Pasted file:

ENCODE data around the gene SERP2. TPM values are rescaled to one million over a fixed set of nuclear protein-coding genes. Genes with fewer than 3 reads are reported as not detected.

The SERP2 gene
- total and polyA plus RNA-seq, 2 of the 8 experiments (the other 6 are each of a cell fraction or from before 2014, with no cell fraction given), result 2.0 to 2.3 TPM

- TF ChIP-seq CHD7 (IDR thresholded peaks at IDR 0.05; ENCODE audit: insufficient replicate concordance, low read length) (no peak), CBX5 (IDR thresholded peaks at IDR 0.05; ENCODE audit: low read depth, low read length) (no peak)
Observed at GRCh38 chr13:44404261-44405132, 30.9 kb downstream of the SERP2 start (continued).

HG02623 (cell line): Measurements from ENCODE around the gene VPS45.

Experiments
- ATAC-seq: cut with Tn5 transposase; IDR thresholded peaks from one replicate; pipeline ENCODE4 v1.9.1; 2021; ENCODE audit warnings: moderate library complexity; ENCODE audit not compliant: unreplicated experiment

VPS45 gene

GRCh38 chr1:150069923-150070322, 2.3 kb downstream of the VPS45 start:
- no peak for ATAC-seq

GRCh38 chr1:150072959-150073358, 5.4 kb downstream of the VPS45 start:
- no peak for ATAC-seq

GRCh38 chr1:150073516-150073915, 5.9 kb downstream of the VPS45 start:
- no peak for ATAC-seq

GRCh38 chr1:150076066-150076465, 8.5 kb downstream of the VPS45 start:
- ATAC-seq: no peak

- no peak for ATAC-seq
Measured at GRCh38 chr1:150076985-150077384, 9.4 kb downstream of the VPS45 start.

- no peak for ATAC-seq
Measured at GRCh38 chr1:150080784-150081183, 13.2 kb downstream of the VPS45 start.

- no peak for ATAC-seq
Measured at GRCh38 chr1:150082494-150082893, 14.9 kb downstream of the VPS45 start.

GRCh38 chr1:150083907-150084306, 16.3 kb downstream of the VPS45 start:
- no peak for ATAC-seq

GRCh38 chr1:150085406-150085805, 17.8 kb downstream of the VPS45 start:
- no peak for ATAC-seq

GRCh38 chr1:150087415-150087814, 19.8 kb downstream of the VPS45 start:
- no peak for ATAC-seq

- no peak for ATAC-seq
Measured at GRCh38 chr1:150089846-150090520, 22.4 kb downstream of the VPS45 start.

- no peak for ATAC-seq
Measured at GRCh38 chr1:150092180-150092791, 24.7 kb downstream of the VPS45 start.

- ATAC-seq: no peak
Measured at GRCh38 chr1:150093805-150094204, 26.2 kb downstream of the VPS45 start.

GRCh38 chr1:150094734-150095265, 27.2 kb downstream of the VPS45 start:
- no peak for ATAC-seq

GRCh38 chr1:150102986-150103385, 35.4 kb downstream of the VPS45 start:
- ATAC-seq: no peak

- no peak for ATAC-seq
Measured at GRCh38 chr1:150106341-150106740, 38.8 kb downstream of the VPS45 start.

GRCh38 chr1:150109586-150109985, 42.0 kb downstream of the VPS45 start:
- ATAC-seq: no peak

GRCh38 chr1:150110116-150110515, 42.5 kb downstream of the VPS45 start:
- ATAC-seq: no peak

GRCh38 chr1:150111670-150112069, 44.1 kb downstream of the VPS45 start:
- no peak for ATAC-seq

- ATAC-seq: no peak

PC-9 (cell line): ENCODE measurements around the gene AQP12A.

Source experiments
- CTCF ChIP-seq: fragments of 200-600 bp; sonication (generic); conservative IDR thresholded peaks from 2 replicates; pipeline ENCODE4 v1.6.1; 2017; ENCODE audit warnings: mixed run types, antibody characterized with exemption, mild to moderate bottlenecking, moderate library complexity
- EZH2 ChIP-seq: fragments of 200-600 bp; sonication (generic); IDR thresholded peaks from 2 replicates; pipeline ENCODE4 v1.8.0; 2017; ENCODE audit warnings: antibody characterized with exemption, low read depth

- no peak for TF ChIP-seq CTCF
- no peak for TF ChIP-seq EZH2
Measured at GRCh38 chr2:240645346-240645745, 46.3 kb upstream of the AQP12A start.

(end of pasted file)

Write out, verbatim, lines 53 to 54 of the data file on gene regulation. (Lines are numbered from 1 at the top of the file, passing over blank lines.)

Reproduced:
- no peak for TF ChIP-seq CTCF
- no peak for TF ChIP-seq EZH2